Argumentation 15 (4):471-487 (2001)

A problem arises, both for philosophy and for argumentation theory, in a pluralist world where people hold widely different beliefs about what to do. Some responses to this problem, including relativism, might settle but do not provide any criteria for resolving such differences. Alternative responses seek a means of resolution in universalist, culture-neutral criteria which must be invoked in assessing all human action. A philosophically adequate account of universalism would contribute to an ideal of critical rationality, as well as to the ideas of field-invariance and of convincing, as opposed to persuasive, argumentation. The account's adequacy would require universality both in form and in content. Universality in form is secured by seeking universal preconditions for practical reasoning in general, rather than specifically for morality. Universality in content is harder, and candidates such as freedom, autonomy and health are problematic. An alternative content is provided by the proposition that the satisfaction of material preconditions is necessary for the performance of any action whatever. Neglect of these preconditions may constitute a fallacy in the extended sense found in argumentation theory, and assumptions about them should form part of the point of departure for any practical deliberation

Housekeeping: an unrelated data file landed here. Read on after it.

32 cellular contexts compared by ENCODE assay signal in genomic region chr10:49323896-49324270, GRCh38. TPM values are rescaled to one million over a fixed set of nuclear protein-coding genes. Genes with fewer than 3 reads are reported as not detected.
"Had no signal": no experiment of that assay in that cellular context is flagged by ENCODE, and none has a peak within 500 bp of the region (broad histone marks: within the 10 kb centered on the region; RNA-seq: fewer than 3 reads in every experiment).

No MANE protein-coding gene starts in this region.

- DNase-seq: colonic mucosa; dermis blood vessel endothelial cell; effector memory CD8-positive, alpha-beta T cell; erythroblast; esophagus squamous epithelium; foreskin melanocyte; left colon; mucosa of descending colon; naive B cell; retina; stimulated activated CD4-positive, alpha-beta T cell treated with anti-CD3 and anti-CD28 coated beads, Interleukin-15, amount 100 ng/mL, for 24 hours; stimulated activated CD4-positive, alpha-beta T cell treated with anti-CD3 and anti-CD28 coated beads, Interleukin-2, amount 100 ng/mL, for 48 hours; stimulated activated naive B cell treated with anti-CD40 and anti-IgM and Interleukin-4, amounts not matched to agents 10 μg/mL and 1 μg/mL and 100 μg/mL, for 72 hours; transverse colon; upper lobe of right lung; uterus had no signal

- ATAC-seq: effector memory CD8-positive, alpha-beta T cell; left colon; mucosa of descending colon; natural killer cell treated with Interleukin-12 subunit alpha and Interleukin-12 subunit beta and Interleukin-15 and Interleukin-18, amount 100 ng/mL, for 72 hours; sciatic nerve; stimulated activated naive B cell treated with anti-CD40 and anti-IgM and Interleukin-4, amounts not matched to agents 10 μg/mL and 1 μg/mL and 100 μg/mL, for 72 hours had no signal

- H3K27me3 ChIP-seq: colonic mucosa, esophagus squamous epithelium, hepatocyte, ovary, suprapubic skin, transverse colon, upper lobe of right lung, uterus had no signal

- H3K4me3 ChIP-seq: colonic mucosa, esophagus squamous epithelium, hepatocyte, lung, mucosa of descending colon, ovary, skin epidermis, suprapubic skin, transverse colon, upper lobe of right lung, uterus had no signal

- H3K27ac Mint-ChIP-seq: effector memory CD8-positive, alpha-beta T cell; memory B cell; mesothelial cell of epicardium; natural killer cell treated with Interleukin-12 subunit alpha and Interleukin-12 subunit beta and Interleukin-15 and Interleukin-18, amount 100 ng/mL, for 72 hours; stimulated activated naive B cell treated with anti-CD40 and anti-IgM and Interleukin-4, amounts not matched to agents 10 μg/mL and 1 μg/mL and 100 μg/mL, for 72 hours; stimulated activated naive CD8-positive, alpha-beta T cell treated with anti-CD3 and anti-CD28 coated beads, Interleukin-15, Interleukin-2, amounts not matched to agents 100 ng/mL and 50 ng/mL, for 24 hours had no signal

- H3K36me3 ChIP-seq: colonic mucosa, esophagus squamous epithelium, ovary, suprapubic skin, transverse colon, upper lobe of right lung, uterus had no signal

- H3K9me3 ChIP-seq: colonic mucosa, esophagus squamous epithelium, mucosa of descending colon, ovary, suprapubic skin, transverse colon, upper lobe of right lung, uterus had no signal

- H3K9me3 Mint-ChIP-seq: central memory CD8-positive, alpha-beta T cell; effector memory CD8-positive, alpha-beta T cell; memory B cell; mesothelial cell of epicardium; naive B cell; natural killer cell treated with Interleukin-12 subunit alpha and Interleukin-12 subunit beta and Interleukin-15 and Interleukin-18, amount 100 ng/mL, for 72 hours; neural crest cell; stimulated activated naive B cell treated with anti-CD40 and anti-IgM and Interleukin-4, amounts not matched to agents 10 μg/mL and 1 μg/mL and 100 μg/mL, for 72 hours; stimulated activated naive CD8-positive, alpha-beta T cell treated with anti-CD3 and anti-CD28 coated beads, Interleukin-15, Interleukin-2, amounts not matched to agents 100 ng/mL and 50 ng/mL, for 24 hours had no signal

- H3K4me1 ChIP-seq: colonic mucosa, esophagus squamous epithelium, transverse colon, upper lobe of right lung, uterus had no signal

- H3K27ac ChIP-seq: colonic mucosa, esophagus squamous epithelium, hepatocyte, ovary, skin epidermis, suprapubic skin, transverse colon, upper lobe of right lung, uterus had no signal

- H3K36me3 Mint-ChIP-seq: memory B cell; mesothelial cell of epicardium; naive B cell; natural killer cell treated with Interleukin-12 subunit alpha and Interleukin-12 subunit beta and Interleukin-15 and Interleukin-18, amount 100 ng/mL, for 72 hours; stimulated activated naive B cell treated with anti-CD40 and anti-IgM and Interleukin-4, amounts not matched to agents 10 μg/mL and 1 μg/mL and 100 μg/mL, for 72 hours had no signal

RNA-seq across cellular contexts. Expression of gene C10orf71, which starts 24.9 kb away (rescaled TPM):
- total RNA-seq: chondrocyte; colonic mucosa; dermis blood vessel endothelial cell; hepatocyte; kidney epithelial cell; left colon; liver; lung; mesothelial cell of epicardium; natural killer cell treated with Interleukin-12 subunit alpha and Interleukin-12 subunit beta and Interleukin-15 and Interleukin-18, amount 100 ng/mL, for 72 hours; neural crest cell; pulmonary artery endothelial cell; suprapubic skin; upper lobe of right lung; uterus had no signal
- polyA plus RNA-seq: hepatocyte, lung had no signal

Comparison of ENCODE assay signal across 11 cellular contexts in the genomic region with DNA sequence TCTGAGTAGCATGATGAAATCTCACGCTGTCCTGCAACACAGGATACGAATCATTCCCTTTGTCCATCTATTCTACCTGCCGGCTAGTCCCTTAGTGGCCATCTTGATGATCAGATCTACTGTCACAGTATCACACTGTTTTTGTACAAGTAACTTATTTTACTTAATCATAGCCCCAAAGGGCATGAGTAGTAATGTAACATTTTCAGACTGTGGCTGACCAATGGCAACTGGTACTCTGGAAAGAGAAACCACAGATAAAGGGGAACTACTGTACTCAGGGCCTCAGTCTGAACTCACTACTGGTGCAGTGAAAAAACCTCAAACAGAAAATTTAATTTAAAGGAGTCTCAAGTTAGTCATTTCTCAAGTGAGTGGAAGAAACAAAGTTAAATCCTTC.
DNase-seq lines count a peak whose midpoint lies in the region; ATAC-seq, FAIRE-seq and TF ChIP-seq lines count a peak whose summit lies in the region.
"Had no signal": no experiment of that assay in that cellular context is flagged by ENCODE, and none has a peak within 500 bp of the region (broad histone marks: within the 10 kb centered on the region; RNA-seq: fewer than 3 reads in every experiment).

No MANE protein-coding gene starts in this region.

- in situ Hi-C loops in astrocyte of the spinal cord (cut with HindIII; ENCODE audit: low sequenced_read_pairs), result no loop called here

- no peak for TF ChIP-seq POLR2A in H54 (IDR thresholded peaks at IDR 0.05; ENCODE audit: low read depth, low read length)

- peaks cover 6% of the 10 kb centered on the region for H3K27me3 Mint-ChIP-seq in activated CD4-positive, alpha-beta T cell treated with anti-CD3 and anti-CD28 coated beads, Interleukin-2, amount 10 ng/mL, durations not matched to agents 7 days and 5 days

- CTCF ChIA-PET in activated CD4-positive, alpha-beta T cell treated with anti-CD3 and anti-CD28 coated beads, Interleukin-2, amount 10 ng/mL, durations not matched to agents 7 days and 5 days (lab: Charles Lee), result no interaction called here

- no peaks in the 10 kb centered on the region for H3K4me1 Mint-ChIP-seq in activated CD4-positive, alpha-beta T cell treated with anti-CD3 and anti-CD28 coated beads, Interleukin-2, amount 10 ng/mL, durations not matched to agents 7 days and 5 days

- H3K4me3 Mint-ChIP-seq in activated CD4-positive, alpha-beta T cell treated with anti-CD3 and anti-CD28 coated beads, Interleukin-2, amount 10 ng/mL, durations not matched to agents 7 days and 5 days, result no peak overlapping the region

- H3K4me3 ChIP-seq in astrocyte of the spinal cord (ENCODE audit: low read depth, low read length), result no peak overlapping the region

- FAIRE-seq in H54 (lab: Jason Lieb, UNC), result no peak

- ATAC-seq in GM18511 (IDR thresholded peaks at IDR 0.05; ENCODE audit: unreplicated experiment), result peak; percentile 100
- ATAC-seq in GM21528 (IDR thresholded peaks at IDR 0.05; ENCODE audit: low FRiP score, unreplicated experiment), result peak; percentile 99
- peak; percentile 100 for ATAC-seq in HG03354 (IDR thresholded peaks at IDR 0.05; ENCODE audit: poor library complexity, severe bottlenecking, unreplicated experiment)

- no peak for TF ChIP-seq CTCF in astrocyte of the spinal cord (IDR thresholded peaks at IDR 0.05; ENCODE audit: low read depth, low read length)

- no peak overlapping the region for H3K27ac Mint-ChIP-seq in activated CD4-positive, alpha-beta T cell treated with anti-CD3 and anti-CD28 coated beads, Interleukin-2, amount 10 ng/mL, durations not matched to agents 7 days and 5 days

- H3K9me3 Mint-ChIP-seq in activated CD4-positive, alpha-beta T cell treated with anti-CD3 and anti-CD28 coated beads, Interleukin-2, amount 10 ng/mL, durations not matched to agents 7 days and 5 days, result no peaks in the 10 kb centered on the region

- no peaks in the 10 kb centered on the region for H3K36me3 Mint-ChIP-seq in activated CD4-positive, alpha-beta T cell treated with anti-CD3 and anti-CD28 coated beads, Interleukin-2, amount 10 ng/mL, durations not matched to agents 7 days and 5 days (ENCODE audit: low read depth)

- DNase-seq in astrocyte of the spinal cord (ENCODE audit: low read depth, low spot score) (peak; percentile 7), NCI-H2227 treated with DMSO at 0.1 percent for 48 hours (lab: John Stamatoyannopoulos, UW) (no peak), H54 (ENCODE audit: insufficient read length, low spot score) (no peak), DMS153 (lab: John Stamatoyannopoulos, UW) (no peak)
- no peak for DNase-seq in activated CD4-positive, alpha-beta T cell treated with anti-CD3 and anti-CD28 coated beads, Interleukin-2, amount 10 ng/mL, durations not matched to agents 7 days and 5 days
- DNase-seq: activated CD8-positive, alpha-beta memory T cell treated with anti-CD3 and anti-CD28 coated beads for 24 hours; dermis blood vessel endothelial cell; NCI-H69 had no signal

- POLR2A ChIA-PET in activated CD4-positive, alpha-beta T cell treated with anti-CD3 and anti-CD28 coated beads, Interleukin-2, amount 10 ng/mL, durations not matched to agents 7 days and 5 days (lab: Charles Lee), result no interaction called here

Keywords Fallacy  materiality  practical reason  Rawls  relativism  universalism
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DOI 10.1023/A:1012051404009
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References found in this work BETA

The Uses of Argument.Stephen E. Toulmin - 1958 - Cambridge University Press.
Political Liberalism.J. Rawls - 1995 - Tijdschrift Voor Filosofie 57 (3):596-598.
Logic and Conversation.H. P. Grice - 1975 - In Donald Davidson & Gilbert Harman (eds.), The Logic of Grammar. Encino, CA: pp. 64-75.

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